Whites are moving back into the city of Denver, and people of color are sprawling into suburbia, according to a case study in the Sunday edition of The Denver Post.
Hey, that’s the same story in Washington, D.C. Dubbed “Chocolate City,” D.C. is due to transition from majority black to majority white in 2014, according to some folks who made projections from past censuses.
Typical story for a lot of places: higher property values in the city drive lower-income households out. And those same property values also make it tough for certain types of land usage like urban gardens to blossom (literally) – all this because commercial ventures are more profitable.
The Denver Post study also shows that Latino families with more kids seek homes with more space in the suburbs. At the same time, the percentage of white births has increased on the edge of historically black neighborhoods.
The 2010 census will either confirm or contradict the study, but in the meantime, these are some key findings from the Post’s analysis of births by race and neighborhood between 2000 and 2007:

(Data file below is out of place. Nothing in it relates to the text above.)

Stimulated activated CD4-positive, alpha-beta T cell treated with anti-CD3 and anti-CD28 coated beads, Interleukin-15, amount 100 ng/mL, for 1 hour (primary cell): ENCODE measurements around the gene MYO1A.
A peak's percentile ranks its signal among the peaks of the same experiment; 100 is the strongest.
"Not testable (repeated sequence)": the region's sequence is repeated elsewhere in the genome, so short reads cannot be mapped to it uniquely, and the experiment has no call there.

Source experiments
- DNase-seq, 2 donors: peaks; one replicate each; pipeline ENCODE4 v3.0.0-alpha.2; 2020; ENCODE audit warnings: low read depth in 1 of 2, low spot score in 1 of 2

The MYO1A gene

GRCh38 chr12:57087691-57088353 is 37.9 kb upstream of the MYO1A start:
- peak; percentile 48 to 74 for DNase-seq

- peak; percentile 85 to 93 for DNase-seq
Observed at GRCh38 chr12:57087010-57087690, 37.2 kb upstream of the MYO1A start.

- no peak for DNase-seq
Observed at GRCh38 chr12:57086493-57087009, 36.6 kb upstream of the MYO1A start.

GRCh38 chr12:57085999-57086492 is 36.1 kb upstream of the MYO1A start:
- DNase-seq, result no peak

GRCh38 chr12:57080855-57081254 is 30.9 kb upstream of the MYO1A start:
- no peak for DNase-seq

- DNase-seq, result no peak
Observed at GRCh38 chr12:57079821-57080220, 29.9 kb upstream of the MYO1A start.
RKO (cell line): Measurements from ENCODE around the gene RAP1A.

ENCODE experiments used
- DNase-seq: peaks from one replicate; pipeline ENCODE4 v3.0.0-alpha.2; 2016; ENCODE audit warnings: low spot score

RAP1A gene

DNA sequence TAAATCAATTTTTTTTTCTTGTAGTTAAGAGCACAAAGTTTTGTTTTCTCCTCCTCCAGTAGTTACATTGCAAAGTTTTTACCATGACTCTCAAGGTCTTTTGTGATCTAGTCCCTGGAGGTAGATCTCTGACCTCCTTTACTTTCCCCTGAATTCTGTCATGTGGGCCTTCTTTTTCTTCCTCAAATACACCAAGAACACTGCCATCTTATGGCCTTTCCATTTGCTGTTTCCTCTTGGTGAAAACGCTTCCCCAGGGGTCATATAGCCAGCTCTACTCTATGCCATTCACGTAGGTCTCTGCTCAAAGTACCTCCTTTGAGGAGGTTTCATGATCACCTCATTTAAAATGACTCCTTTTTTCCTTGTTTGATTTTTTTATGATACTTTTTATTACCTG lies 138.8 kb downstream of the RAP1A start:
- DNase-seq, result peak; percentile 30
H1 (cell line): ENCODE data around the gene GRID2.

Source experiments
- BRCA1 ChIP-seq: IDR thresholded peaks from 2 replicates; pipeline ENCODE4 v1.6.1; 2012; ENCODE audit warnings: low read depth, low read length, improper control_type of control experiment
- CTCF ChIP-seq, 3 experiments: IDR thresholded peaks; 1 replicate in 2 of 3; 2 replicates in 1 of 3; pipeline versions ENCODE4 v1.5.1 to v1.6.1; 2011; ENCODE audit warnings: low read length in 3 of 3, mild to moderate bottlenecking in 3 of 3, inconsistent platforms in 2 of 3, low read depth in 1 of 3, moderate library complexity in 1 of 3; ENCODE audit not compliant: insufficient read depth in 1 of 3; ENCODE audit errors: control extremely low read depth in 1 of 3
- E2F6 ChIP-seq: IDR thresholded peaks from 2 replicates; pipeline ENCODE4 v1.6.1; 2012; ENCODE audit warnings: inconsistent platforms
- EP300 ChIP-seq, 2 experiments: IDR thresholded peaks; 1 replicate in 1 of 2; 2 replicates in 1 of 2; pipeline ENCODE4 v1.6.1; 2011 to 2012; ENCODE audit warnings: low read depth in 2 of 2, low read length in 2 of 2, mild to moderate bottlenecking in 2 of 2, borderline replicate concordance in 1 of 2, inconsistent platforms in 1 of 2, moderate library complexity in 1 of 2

- The percentage of children born to white families is on the rise in Denver, while Latino births are declining, reversing a decades-old trend.
- Not a single neighborhood in Denver has more than 50 percent of its births to African-Americans. In 1990, there were 14 such tracts in Denver. North Park Hill has seen black births drop from 70 percent of all births in 1990 to 24 percent in 2007.
- The entire metro area is becoming more integrated.
In Austin, TX, according to city demographer Ryan Robinson, there’s a decreasing amount of married-with-children families in the city. At the same time, the growth rate of minorities is statistically higher than that of Anglos. So: the more babies there are, the more minorities get shoved out into the suburbs.
Many see it as an opportunity for mixed race neighborhoods to form cross-cultural communities. But it seems like the next step after that is complete gentrification, where minorities are forced out of geographically ideal living spaces en masse because of economic status. But what exactly makes gentrification a fair game?